After selecting the type of boots best suited to your needs, the next step is sizing. Here are a few things to keep in mind in order to be sure you pick the right one:
European vs. American sizing: Sizes in the United Kingdom and Canada/USA are notoriously different; a women’s size 3.5 in Europe could be a women’s size 6 in Canada. Before purchasing a size from another sizing set, be sure to double check a comparison chart.
Manufacturer sizing: Different manufacturers tend to run their sizes slightly smaller or slightly larger than standard sizes. Research before buying to find out which way a particular boot maker leans.
Multiple sizes to consider: When considering tall boots, you will not only consider the foot size, but you will need to determine your calf size as well as the boot height that you will need. Be sure to take these measurements before picking out your next tall boot.
Checking the Fit of New Tall Boots
Important though sizing may be, it’s only half the battle when it comes to the proper fit of riding boots. Not all tall boots are made to fit alike. Field boots should drop and soften around your ankles, as this is conducive to proper riding leg positions — that’s why you should look for new field boots that are high enough at the knee to allow for some dropping as you break the boots in. Boots will vary by the type of leather used, but most field boots will drop one to two inches by the time the boot is fully broken in. Dressage boots, on the other hand, should be purchased at about the height you want them to stay — unlike field boots, because of their stiffer design, they will not drop much at the ankle.
To assess fit, start by wearing the clothes and legwear (the chaps, breeches, riding socks or tights) you plan to wear while riding. Then, try on the tall boots. Here’s what to look for:
A snug fit: Look for boots that feel pretty tight around your calves, but not so tight that they cut off circulation. They should be hard to pull on and off; the zippers should zip all the way up and snap while you’re standing.
Taller than you’d eventually like: You don’t want to end up with a boot that is too short once it breaks in. To ensure the maximum height after the breaking-in period is over, choose field boots that have fronts as high as the middle of your kneecap (not higher and not lower) and dressage boots that have fronts as high as just under your kneecap. At this initial try-on, the right boots will feel too tall, and they will likely be uncomfortable for a short amount of time, until they’re broken in — but the top creases and discomfort should disappear in time, as the boots adjust to you.
New dressage boots should fit just under your kneecap at the front, so they will be high enough after the breaking-in period. Photo: Robin Duncan Photography
Comfortable footbed: Imagine wearing the boots in a stirrup pad — will you be able to comfortably keep the ball of your foot in it? If the foot size is a little large, you could add an air cushion or sole insert to fill up extra space.
Tips for Breaking in New Boots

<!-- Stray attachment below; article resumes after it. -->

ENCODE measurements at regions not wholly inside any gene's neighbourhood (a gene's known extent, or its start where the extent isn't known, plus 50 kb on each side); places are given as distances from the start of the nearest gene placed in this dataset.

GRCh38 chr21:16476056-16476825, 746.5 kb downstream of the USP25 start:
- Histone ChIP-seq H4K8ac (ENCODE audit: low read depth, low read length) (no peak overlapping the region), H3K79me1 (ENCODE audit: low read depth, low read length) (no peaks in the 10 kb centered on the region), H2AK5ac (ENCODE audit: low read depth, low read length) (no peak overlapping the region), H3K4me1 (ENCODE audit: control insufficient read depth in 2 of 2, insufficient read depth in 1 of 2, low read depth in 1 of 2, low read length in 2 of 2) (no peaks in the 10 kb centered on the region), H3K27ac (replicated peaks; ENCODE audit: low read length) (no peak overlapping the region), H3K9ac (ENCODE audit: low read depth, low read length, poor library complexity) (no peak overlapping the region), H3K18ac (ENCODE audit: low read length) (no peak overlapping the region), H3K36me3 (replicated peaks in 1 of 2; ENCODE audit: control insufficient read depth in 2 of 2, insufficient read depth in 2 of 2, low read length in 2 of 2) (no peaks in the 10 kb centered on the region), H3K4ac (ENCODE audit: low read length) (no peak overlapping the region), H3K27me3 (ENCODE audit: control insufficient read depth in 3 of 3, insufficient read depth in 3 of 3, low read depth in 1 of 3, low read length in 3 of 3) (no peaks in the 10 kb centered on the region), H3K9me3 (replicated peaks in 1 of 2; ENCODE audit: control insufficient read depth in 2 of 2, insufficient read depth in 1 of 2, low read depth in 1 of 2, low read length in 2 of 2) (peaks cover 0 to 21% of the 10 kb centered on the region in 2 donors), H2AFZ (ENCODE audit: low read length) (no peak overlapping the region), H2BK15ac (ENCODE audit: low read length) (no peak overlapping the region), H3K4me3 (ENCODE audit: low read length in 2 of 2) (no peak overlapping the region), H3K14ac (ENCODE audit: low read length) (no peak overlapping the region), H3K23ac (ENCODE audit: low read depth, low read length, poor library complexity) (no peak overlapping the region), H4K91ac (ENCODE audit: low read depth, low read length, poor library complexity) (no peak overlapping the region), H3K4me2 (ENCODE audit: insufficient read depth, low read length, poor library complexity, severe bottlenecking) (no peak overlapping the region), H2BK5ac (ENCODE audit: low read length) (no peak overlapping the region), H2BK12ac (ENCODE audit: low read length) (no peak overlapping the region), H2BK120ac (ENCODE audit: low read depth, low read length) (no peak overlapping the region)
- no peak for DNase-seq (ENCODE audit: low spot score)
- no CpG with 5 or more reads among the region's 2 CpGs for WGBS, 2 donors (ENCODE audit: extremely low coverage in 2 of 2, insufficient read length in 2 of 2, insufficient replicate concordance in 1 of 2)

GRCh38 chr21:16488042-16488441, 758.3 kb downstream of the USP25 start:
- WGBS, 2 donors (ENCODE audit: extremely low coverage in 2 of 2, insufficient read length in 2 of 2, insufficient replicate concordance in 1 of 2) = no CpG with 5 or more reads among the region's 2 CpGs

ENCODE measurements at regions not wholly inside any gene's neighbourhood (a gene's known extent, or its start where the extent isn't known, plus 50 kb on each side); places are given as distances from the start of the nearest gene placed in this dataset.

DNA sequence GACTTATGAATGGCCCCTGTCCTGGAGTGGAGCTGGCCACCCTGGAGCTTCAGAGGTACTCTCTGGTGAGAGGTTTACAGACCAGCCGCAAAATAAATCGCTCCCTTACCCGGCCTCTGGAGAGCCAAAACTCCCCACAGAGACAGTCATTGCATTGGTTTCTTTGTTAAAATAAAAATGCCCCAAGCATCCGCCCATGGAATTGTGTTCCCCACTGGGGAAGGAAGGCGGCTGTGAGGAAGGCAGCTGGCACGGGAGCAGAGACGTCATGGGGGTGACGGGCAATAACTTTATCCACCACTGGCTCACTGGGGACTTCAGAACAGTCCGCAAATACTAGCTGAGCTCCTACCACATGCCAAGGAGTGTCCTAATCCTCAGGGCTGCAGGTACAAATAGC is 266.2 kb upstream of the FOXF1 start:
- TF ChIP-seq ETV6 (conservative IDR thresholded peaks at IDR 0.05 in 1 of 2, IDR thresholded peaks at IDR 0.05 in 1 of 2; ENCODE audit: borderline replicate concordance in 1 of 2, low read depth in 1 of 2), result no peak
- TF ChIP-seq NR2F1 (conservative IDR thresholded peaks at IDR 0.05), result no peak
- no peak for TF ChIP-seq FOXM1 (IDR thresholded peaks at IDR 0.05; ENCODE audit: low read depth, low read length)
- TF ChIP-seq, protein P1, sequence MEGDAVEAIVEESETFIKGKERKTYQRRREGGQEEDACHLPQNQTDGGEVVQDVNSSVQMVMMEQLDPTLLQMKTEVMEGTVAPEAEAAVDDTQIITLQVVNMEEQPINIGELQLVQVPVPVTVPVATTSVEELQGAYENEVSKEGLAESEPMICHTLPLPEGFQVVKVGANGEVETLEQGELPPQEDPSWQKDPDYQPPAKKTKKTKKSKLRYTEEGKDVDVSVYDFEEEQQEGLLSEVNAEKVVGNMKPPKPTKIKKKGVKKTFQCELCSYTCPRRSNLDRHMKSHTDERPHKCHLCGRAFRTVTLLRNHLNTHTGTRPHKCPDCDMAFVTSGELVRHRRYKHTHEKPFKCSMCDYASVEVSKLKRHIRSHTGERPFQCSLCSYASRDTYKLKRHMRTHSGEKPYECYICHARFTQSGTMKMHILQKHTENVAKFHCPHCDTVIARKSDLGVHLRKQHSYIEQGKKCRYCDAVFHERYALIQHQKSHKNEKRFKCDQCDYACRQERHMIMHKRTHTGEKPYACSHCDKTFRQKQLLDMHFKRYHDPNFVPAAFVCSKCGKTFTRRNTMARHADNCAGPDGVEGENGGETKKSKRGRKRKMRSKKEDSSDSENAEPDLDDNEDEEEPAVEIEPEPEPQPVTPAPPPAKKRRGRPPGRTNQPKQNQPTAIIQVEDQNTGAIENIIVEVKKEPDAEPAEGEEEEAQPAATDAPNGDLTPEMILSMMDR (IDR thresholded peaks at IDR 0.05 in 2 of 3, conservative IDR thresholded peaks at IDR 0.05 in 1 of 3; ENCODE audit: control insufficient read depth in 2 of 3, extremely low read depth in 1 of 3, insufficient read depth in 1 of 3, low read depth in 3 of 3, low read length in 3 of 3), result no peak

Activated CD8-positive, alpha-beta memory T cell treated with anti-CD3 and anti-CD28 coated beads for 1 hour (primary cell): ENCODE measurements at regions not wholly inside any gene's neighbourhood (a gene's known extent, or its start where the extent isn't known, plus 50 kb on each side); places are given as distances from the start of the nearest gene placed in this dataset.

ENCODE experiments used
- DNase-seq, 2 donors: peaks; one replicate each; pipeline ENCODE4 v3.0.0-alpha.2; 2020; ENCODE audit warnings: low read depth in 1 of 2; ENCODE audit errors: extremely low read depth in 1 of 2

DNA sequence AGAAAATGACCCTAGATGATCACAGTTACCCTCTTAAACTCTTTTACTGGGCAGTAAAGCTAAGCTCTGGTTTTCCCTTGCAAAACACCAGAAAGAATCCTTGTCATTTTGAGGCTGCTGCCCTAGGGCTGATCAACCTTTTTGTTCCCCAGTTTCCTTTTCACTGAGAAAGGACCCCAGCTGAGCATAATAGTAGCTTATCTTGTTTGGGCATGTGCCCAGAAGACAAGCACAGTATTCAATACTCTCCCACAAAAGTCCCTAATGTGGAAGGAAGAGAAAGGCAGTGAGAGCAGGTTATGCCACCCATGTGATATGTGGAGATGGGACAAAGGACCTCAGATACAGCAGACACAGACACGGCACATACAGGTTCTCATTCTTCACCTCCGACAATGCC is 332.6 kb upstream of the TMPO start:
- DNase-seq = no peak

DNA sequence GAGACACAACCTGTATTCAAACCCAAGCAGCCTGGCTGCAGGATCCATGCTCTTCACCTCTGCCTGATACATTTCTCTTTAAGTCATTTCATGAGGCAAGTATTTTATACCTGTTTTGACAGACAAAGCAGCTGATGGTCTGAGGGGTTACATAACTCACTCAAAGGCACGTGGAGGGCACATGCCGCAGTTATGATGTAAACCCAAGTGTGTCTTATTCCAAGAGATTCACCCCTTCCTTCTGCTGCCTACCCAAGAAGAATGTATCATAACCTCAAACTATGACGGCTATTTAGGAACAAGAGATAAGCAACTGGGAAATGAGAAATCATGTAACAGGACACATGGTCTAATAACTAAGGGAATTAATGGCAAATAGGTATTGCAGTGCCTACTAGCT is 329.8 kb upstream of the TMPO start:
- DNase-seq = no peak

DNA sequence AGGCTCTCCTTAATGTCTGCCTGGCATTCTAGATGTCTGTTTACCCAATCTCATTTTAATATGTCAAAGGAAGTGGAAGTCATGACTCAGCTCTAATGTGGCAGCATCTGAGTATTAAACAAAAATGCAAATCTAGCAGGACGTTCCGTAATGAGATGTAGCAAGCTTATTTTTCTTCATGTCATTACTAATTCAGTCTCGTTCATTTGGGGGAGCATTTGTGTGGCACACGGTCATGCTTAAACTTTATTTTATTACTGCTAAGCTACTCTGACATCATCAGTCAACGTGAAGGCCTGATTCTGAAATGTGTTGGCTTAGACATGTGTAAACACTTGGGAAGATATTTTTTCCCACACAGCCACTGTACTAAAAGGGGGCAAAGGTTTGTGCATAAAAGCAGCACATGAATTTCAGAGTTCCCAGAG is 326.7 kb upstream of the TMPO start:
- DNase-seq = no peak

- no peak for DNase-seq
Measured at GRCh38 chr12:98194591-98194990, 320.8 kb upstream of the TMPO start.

Boots will soften and drop around the ankle as you break them in. Most field boots will drop one to two inches, while dressage boots drop much less due to their stiffer design. Photo: Robin Duncan Photography
New boots always require a breaking-in period, but there are steps you can take to make this period easier. Consider the following:
Ovation socks: Designed to fit smoothly under tall boots and available in various designs, these tube-style socks make it easier to pull your boots on.
Stretch spray: A boot stretch spray can help with those tight spots in the calf of a boot, making it easier to slide your boots on while you’re breaking them in.
Boot cream: While you probably already know a good quality boot cream can extend the life of your riding boots, by conditioning the leather and keeping it in top quality, you might not realize boot cream can also be helpful for breaking your boots in. Rub the cream on stiff areas to help them soften and bend to your body.
How to Protect Your Riding Boots
Once you have found riding boots that fit properly, you won’t want to let them go. So how do you go about keeping them in good shape? What can you do to make them last longer? Here are some tips to keep in mind:
Regular wiping: Make it a habit to wipe debris (dirt, manure, horse sweat, dust, etc.) from your boots after every use, using a damp cloth or sponge. Removing these contaminants regularly will protect your boots from harmed leather and rotted stitching.
Boot cleaning products: Find cleaning products designed specifically for boots, such as conditioners, creams, and other cleaners. Never grab an all-purpose household cleaner to clean your boots — it can damage the leather permanently.
Overshoes: On especially wet, muddy days, overshoes can protect your boots from the elements. Always remove the overshoes from your boots before storing them, however, or the spread of wetness can lead to mildew and stitching damage.
Total drying: Every time your boots get wet, allow them to dry completely by placing them at room temperature (not by a direct heat source like a fireplace or a heater) until no longer wet.
Boot trees: Inserting boot trees into boots helps them maintain their shape, as well as the life of the zippers. What’s more, if you choose cedar boot trees, they’ll also repel moisture.
The good news is, today it’s easier than ever to find the perfect riding boots that fit your body and your needs. When you’re equipped with the knowledge of what you’re looking for and how to spot a good fit, as outlined above, you’re ready to find the right pair for you.
Jessica Adcock is a lifelong equestrian and a member of the e-commerce team at Dover Saddlery, a leading retailer of quality English horse tack, supplies and riding apparel for horse and rider at any level.
Main Photo: Thinkstock/Stock Photos/Photos.com